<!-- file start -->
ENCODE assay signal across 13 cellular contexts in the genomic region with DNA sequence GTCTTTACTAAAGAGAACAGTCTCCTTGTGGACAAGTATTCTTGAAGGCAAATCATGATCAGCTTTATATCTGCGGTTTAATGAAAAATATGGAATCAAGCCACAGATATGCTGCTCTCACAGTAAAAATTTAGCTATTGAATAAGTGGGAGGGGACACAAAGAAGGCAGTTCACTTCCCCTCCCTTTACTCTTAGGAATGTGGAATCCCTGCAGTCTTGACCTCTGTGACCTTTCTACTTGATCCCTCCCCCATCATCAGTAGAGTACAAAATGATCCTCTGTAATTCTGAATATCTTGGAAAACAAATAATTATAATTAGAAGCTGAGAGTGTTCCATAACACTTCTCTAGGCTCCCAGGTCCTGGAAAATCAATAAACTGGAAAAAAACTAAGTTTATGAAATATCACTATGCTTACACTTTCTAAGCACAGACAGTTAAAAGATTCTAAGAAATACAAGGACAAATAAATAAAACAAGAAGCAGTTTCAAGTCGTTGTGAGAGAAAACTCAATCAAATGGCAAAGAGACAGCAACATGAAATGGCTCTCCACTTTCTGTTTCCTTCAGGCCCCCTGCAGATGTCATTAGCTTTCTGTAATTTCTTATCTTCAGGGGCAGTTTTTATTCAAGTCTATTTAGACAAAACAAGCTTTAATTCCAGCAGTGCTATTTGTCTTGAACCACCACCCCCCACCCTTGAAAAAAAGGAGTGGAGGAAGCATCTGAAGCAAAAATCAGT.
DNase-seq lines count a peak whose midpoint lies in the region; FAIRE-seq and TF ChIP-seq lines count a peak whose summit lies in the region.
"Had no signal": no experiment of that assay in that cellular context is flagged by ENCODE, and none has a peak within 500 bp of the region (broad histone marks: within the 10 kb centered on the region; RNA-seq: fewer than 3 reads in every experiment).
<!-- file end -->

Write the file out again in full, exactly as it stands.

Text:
ENCODE assay signal across 13 cellular contexts in the genomic region with DNA sequence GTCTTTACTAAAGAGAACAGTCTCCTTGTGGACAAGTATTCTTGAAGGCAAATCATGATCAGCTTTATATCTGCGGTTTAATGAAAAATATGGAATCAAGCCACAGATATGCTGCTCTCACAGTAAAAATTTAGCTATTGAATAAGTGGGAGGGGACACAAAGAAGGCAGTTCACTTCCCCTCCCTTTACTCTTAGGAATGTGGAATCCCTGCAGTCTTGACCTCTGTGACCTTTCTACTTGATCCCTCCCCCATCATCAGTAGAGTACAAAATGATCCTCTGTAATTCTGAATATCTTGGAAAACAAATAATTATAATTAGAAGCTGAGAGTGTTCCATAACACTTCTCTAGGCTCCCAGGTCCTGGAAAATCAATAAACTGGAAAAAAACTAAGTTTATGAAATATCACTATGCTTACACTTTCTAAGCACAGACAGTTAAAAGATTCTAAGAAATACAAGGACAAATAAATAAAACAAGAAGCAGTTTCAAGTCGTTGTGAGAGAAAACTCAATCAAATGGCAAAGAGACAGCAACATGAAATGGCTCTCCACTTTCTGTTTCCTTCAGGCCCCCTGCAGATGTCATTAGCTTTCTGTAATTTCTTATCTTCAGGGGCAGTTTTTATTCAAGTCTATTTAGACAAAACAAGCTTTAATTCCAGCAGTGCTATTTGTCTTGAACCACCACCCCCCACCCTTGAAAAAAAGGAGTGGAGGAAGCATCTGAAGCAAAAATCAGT.
DNase-seq lines count a peak whose midpoint lies in the region; FAIRE-seq and TF ChIP-seq lines count a peak whose summit lies in the region.
"Had no signal": no experiment of that assay in that cellular context is flagged by ENCODE, and none has a peak within 500 bp of the region (broad histone marks: within the 10 kb centered on the region; RNA-seq: fewer than 3 reads in every experiment).